Steve Cummings made 11 appearances with the Jays before the trade and zero Major League appearances afterwards. He spent half a year in the Indians system before being traded to the Tigers' system. Alex Sanchez made 4 appearances in the Major Leagues, all with the Jays in 1989. He was traded back to the Blue Jays just over a month later for Willie Blair, and shifted around the minors between several organizations until he left affiliated baseball in 1995, never again putting on a big league uniform.
September 21, 2012: The Toronto Blue Jays traded C Yorvit Torrealba to the Milwaukee Brewers for player to be named later or cash.
The history blogs are still yet to be written for this trade, but it does not look like one of much significance for the Brewers. At the time of writing, Yorvit Torrealba had only appeared in 3 games and has collected no hits and just one walk in 4 plate appearances, and Milwaukee had fallen to 4.5 games behind the last wildcard slot.
September 14, 1977: The Seattle Mariners obtained OF John Hale from the Toronto Blue Jays for cash.
The first trade between the two expansion teams and cellar (or near-cellar) dwellers. Hale ended up playing two seasons with the Mariners.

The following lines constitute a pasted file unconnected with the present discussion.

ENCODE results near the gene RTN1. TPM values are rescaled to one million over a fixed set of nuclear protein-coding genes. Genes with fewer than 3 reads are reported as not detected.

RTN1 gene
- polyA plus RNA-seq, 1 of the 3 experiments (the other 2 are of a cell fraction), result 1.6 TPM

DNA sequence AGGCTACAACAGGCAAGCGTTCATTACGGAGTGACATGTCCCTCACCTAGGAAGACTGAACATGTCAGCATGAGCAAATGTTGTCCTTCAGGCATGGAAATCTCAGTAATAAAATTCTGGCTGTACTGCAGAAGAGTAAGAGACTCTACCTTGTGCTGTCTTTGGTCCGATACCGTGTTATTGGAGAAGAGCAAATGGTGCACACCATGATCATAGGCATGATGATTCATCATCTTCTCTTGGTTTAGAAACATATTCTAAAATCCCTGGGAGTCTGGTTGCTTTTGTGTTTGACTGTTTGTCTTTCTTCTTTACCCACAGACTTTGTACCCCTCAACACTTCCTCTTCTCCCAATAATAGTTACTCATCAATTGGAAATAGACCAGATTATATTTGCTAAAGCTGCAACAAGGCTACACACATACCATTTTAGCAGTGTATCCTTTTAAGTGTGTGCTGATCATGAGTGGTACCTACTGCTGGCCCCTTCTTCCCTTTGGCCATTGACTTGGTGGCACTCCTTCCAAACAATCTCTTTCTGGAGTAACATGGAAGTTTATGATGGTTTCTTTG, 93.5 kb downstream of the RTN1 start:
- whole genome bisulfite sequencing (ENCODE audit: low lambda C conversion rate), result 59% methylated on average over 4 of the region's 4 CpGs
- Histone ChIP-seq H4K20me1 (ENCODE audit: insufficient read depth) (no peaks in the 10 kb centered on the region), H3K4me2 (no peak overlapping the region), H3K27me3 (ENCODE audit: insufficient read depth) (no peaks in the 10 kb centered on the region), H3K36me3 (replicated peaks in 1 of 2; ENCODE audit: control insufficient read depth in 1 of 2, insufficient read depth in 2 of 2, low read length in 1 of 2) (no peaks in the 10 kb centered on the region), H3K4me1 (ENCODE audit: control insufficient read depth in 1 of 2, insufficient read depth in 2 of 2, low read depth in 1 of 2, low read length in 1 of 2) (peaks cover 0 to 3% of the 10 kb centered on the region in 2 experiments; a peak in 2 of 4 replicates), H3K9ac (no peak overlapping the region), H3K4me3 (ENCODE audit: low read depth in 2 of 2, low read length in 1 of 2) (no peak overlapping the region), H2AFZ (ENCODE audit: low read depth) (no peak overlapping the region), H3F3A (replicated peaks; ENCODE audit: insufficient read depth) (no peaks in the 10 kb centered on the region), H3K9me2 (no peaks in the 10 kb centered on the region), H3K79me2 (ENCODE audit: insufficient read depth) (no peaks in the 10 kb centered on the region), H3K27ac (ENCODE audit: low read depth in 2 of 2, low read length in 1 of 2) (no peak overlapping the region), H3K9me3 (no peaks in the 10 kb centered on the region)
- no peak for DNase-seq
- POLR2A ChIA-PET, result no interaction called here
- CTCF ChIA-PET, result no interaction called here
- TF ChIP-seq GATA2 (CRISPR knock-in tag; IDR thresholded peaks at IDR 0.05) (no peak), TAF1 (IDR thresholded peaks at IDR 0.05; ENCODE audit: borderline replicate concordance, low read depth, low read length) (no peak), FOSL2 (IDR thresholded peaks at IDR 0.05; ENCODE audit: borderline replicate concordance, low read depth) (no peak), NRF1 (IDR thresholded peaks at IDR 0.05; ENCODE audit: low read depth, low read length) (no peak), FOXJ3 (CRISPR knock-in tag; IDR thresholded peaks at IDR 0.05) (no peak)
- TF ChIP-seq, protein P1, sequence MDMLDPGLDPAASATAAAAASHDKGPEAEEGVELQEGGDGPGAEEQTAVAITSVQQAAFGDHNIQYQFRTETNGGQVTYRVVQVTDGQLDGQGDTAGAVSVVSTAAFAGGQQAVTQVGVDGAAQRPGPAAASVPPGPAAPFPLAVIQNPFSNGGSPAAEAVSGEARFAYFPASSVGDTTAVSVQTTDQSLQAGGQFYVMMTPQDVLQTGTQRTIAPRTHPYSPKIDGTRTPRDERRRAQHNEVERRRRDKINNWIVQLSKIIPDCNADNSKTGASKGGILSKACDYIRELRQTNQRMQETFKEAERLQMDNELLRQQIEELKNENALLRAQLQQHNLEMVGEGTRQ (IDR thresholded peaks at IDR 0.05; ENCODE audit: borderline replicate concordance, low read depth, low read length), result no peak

September 12, 1978: The San Diego Padres traded P Mark Wiley to the Toronto Blue Jays for OF Andy Dyes.
Wiley made all of two appearances (2.2 innings) with the Blue Jays, and those were his last two games in the Majors. Dyes never made it in the Majors, playing 6 years in affiliated minor leagues. Dyes actually played in 3 countries in his pro ball career: Canada (Lethbridge and Quebec City), United States (Syracuse, San Jose, Hawaii), and four years in the Mexican League.
September 1, 1986: The Toronto Blue Jays obtained P Mickey Mahler from the Texas Rangers for cash.
Mahler was a veteran journeyman, finishing his Major League career with 2 appearances (25 days apart) with the Blue Jays. He seemed to be quite the character, according to his Wikipedia page.
September 3, 1999: The Toronto Blue Jays traded 2B Juan Melo to the Cincinnati Reds for a player to be named later (2B Jaime Goudie).
Melo would make it to the Majors as a September callup for the San Francisco Giants in 2000, after being released by the Reds in December 1999. Melo would play just 11 games and hit .077/.077/.077 in 13 at bats. He continued to play baseball until 2010 when he retired from the Golden League. Goudie never made it to the Majors but was the starting second baseman for the Jays' class A affiliate Hagerstown Suns in 2000, but he hit just .243/.315/.347. He left affiliated baseball in 2001, after splitting the season between advanced-A and double A.
Sources: The always wonderful Baseball-Reference.com (including the Bullpen), the resourceful 2012 Blue Jays Official Guide, the sometimes trustworthy Wikipedia, the frustrating but useful Pages of the Past (Toronto Star Archives), and The Greatest 21 Days, a great blog I stumbled upon.